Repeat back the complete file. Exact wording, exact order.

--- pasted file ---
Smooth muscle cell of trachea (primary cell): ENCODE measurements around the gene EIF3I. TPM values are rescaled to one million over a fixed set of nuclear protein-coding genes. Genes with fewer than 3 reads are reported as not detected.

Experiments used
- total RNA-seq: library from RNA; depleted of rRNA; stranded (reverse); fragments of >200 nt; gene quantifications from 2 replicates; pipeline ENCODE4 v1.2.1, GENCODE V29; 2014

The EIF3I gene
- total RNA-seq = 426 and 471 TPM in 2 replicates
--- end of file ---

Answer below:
Smooth muscle cell of trachea (primary cell): ENCODE measurements around the gene EIF3I. TPM values are rescaled to one million over a fixed set of nuclear protein-coding genes. Genes with fewer than 3 reads are reported as not detected.

Experiments used
- total RNA-seq: library from RNA; depleted of rRNA; stranded (reverse); fragments of >200 nt; gene quantifications from 2 replicates; pipeline ENCODE4 v1.2.1, GENCODE V29; 2014

The EIF3I gene
- total RNA-seq = 426 and 471 TPM in 2 replicates